Finding the Path Across the Genealogy Maze

By Jeannette Holland Austin


Have you ever worked one of the maze puzzles in the Alzheimer's books? Once inside the maze, the idea is to find a path out. Actually, it is a good exercise for the researcher who spends years attempting to solve complicated genealogies. We expect to find marriage records, for example, but discover that many county records did not begin requiring this filing until the 1900s. But we are inside the maze and must pause to examine all of the possibilities of exit. In seeking the obvious exit, we miss tiny details which lead to answers. For example, did you realize that the people buried in the old part of a cemetery are "the neighborhood?" It is these tombstones which provide answers. Had you researched the local deed records, wills and estates, you might recognize some of the names. In other words, you are looking at the neighbors, friends and relatives of your ancestors. A closer look at the old section might turn up the husbands of certain daughters. Look closely and write down every one's name. Notice when they include a maiden name. Example: Mary Jones Smith. Gosh, Mary's parents were probably buried close by. And an examination of old wills and estates might help identify if Mary Jones belongs to your family. Thus, just as we examine every outlet in the maze, we identify every possible relationship.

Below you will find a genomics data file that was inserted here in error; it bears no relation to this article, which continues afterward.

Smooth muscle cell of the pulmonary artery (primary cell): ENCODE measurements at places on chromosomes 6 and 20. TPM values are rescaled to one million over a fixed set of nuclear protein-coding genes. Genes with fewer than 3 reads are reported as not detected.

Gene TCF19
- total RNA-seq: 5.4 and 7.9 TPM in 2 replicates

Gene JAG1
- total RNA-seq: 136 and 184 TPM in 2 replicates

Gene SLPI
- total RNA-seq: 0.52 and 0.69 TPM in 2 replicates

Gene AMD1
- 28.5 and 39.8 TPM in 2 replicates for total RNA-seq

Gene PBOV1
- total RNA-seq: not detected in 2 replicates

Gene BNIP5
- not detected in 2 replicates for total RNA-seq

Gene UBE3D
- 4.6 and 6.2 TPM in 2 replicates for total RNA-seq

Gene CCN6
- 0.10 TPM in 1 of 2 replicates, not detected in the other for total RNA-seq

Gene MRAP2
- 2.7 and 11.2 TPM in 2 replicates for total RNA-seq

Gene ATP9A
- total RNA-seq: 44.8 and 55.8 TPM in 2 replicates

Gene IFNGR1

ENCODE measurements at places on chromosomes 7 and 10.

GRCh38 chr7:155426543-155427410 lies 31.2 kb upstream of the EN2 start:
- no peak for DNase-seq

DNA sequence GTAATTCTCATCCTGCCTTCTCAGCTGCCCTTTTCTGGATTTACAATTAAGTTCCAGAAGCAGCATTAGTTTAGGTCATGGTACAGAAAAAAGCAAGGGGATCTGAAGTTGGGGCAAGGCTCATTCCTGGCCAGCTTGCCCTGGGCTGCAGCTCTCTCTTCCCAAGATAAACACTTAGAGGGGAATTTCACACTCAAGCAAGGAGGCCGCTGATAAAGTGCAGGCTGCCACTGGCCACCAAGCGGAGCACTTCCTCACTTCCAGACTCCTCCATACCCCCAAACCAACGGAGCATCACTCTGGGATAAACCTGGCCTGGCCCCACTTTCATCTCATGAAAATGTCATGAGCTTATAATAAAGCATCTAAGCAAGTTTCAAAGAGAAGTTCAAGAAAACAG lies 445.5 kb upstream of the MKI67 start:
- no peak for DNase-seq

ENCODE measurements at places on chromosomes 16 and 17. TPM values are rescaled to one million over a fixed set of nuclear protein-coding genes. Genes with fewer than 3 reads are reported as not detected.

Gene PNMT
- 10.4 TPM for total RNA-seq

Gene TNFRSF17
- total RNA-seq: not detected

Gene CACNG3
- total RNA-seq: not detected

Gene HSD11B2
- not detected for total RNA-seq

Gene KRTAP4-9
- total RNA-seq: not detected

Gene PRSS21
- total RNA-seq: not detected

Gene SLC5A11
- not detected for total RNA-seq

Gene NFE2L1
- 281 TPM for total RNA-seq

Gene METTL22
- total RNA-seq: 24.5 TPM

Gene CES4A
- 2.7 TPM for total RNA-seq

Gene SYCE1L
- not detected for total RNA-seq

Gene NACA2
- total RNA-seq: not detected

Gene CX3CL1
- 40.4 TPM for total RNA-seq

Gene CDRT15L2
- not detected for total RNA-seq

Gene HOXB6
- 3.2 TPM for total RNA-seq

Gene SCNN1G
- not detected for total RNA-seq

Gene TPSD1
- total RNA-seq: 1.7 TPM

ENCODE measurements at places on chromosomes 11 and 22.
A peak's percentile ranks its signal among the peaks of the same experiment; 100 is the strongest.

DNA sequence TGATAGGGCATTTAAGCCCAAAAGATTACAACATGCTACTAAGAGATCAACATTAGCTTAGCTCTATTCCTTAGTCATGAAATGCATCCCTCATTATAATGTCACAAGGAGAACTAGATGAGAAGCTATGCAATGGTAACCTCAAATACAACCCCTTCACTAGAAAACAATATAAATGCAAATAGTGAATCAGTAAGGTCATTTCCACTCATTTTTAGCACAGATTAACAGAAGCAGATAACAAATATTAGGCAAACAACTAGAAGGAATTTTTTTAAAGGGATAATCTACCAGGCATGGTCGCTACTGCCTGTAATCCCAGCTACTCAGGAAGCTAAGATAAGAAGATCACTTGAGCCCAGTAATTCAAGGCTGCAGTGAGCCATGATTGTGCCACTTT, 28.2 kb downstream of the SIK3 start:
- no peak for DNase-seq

New Additions to Virginia

Charles City County - Images of Wills and Estates, Bk 1, 1653-1671; Bk 2, 1691-1699; Bk 4, 1707-1709; Bk 5 1712-1716; Wills and Deeds 1706-1804; Wills 1755-1805

New Additions to

Anderson Co. TN Wills & Estates 1830-1889

Claiborne Co. TN Wills, Invs, Estates, Bonds 1812-1921

Carter Co. TN Wills 1797-1850; 1850-1920; 1920-1937

Dickson County TN - Wills 1803-1856; 1849-1907; 1904-1929;